The imperative task of the dogmatician is to think God’s thoughts after him and to trace their unity. His work is not finished until he has mentally absorbed this unity and set it forth in a dogmatics. Accordingly, he does not come to God’s revelation with a ready-made system in order, as best he can, to force its content into it. On the contrary, even in his system a theologian’s sole responsibility is to think God’s thoughts after him and to reproduce the unity that is objectively present in the thoughts of God and has been recorded for the eye of faith in Scripture. That such a unity exists in the knowledge of God contained in revelation is not open to doubt; to refuse to acknowledge it would be to fall into skepticism, into a denial of the unity of God. [Reformed Dogmatics, vol 1, pp. 44-45]

Marxian Polylogism And Postmodernism

Near the beginning of Ludwig von Mises’ magnum opus, Human Action, he addresses the Marxist doctrine of polylogism. Below is a brief quotation from the lengthy chapter in which he discusses this issue directly:

The great upheaval was born out of the historical situation existing in the middle of the nineteenth century. The economists had entirely demolished the fantastic delusions of the socialist utopians. The deficiencies of the classical system prevented them from comprehending why every socialist plan must be unrealizable; but they knew enough to demonstrate the futility of all socialist schemes produced up to their time. The communist ideas were done for. The socialists were absolutely unable to raise any objection to the devastating criticism of their schcmes and to advance any argument in their favor. It seemed as if socialism was dead forever.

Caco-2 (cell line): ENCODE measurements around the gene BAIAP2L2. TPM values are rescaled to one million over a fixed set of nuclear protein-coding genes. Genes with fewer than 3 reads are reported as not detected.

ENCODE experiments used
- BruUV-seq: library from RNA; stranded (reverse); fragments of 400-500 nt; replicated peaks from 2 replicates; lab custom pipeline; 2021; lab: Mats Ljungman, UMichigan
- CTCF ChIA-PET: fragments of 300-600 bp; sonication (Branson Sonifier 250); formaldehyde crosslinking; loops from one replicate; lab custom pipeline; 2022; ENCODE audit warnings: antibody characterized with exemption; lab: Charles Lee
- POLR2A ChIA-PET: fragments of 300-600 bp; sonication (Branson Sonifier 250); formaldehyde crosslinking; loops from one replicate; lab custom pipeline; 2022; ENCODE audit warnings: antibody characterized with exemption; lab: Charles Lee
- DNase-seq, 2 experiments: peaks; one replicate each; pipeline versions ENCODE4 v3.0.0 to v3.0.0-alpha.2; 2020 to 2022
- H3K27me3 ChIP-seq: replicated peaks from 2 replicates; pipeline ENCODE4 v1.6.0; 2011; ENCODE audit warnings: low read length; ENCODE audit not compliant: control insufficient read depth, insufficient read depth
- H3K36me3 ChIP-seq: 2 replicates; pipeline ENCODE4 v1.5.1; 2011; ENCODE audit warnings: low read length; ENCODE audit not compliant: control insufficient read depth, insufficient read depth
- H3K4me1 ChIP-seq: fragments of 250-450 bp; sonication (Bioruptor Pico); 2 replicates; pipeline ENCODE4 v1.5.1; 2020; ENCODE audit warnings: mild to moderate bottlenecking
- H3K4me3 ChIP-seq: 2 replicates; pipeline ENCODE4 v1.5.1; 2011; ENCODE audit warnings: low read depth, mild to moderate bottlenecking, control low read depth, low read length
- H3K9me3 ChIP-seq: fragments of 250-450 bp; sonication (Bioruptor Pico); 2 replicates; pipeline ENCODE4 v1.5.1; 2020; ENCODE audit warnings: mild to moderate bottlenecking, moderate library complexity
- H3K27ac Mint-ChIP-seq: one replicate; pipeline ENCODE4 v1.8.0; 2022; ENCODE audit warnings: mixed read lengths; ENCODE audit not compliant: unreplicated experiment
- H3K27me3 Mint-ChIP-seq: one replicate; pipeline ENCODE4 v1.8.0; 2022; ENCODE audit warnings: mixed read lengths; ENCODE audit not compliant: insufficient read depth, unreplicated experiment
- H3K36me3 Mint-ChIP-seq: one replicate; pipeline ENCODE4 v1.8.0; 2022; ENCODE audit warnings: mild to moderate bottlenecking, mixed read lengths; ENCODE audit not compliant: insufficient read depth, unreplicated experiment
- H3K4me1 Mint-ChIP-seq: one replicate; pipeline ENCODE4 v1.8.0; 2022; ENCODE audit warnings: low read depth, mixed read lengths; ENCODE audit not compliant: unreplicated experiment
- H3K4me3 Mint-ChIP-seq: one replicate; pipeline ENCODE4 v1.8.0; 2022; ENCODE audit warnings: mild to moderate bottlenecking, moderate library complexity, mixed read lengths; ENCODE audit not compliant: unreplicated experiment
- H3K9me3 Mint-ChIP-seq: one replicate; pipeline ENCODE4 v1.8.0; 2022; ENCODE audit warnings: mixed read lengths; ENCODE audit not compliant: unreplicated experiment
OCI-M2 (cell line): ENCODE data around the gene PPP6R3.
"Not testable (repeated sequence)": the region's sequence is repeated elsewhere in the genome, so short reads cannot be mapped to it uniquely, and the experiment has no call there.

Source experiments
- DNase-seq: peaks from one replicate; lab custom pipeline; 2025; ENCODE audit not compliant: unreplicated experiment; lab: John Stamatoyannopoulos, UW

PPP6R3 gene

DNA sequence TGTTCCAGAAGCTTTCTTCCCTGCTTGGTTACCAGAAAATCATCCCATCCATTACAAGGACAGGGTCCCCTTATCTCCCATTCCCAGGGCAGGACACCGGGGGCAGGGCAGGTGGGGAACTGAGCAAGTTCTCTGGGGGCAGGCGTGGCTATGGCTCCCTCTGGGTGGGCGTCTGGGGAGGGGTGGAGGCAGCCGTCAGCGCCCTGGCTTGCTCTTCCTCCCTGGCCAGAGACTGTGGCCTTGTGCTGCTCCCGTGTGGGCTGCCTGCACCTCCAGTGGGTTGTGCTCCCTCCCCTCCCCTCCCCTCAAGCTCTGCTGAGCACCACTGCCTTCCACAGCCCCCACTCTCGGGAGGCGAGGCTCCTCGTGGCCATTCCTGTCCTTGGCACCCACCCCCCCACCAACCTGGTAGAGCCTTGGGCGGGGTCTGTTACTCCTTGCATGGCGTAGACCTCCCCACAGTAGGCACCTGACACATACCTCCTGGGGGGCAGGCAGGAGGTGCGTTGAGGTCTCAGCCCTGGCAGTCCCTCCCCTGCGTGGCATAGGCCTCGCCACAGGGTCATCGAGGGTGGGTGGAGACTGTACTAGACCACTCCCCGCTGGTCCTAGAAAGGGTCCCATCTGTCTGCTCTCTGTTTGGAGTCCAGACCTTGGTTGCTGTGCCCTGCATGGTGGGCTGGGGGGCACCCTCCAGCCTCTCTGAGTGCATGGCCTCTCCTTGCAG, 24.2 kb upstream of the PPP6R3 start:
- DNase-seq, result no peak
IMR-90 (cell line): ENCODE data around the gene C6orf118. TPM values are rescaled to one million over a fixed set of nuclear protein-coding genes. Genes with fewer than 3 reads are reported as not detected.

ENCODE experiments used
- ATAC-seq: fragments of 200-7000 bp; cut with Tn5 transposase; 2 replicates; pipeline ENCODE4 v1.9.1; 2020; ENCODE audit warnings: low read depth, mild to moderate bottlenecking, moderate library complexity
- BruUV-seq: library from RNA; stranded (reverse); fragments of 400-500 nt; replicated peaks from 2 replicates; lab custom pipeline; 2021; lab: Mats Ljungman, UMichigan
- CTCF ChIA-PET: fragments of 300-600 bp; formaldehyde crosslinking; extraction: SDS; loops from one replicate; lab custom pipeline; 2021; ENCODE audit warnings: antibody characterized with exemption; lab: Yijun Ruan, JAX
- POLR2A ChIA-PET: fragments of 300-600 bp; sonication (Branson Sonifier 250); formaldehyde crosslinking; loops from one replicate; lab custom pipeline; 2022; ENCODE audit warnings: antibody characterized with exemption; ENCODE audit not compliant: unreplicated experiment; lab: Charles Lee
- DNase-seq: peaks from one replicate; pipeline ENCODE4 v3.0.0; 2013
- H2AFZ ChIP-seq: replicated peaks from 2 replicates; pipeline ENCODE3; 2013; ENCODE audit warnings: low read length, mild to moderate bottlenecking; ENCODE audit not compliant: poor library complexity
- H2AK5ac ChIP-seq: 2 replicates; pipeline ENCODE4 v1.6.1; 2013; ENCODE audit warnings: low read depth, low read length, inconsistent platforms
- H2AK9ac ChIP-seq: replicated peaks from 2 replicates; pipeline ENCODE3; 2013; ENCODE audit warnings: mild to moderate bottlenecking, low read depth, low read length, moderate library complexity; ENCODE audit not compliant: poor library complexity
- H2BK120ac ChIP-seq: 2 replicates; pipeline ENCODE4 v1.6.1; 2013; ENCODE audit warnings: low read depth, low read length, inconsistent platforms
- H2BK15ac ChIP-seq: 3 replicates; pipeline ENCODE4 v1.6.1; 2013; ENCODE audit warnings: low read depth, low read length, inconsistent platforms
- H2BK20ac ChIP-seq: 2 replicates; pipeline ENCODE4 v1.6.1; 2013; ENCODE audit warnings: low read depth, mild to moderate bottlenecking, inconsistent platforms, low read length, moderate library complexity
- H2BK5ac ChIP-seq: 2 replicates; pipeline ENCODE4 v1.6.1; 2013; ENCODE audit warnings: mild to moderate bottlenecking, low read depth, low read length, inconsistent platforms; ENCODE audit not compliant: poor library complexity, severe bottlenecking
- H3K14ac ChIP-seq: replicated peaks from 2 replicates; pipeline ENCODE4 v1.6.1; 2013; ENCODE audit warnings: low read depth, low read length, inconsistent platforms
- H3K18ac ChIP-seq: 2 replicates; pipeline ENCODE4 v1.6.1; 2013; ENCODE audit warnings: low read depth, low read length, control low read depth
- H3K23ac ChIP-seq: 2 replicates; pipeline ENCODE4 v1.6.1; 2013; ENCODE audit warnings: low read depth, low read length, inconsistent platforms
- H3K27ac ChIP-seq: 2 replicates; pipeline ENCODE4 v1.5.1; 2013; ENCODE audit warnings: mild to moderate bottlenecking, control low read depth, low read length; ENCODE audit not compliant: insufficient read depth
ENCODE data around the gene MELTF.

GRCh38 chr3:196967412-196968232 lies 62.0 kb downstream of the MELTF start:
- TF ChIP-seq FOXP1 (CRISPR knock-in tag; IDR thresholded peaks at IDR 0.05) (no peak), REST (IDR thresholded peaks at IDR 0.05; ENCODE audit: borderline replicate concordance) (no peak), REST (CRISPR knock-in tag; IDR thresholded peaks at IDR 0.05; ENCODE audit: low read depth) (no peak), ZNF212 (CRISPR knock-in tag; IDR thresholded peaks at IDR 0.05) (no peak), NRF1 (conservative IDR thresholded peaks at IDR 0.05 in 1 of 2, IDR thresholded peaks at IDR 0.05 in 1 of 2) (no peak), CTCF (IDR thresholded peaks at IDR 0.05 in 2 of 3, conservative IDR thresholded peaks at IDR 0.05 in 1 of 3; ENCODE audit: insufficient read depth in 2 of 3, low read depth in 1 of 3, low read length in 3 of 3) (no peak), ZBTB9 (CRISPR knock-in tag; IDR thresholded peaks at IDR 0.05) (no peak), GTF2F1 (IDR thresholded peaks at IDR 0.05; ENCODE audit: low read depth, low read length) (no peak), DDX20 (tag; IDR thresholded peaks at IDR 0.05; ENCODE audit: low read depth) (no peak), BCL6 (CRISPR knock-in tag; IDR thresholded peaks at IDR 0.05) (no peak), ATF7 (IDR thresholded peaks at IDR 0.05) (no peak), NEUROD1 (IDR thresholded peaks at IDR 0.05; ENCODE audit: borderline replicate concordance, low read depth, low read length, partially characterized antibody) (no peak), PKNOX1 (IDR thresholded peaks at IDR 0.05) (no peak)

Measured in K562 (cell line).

Only one way could lead the socialists out of this impasse. They could attack logic and reason and substitute mystical intuition for ratiocination. It was the historical role of Karl Marx to propose this solution. (more…)

It Creates No New Cosmos But Rather Makes The Cosmos New

In the modern reprint of Herman Bavinck’s magnum opus, Reformed Dogmatics, editor John Bolt makes the following comment about the central theme of Bavinck’s theological system: